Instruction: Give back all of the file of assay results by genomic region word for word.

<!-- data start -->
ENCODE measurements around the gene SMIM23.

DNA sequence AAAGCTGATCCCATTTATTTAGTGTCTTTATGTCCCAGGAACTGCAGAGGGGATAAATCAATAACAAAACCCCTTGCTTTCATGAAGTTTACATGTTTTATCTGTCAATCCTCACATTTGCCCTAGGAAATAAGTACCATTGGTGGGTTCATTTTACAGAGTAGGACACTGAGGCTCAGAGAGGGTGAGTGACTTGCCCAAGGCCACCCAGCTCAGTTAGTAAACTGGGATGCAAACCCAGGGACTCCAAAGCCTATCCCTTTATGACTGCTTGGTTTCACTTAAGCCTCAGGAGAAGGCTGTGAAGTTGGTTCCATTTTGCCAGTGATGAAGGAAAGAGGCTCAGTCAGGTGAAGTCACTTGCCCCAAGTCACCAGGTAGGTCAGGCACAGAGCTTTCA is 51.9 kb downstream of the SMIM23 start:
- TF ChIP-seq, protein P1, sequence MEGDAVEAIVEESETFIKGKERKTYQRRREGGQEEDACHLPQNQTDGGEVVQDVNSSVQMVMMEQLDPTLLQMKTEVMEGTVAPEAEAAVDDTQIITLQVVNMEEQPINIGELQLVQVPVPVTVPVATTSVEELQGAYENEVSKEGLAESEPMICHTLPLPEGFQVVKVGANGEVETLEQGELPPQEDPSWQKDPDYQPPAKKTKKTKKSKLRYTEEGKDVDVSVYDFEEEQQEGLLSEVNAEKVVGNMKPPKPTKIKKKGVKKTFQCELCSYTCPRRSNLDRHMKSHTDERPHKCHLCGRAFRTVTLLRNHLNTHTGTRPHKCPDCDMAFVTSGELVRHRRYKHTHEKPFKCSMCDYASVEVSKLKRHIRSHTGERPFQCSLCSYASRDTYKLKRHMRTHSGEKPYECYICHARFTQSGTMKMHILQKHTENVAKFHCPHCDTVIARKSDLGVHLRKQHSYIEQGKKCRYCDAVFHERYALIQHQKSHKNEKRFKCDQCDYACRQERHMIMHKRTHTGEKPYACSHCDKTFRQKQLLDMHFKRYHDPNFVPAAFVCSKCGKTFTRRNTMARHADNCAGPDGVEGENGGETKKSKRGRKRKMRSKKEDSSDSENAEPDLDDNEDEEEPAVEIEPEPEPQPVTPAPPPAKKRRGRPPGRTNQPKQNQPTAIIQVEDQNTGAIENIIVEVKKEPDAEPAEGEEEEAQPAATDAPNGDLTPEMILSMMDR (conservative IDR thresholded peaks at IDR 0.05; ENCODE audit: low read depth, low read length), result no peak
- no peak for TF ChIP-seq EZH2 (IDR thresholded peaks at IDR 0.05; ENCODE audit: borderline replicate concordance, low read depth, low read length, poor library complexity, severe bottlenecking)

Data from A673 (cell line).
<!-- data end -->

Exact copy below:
ENCODE measurements around the gene SMIM23.

DNA sequence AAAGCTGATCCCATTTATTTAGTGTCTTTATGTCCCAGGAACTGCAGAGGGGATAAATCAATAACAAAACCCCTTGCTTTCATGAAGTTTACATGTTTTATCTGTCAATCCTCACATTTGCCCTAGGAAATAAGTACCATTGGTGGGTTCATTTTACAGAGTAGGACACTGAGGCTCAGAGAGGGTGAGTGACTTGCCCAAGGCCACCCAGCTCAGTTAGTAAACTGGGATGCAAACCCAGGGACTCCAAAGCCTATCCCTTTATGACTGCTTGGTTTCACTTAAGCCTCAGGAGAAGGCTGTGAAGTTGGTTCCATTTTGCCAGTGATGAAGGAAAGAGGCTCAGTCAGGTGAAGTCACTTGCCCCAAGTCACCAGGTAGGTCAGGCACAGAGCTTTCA is 51.9 kb downstream of the SMIM23 start:
- TF ChIP-seq, protein P1, sequence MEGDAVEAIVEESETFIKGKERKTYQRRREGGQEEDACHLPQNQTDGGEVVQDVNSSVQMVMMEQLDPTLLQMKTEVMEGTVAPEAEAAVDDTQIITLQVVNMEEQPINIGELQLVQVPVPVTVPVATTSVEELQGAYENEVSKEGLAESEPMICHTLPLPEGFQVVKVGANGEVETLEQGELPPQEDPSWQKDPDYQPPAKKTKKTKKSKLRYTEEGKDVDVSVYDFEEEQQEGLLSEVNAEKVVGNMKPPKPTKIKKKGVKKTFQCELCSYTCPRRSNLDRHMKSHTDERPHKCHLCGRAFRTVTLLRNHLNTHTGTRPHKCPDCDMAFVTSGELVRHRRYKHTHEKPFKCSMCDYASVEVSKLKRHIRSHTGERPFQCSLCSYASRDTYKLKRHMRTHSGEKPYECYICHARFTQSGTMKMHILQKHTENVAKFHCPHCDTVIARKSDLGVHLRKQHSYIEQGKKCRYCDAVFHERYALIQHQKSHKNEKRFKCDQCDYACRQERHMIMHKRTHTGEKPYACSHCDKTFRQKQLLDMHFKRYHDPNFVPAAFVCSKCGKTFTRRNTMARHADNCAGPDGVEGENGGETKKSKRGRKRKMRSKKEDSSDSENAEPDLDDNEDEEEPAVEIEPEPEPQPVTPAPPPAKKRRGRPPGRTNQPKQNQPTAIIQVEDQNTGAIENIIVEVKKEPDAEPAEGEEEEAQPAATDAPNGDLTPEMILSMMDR (conservative IDR thresholded peaks at IDR 0.05; ENCODE audit: low read depth, low read length), result no peak
- no peak for TF ChIP-seq EZH2 (IDR thresholded peaks at IDR 0.05; ENCODE audit: borderline replicate concordance, low read depth, low read length, poor library complexity, severe bottlenecking)

Data from A673 (cell line).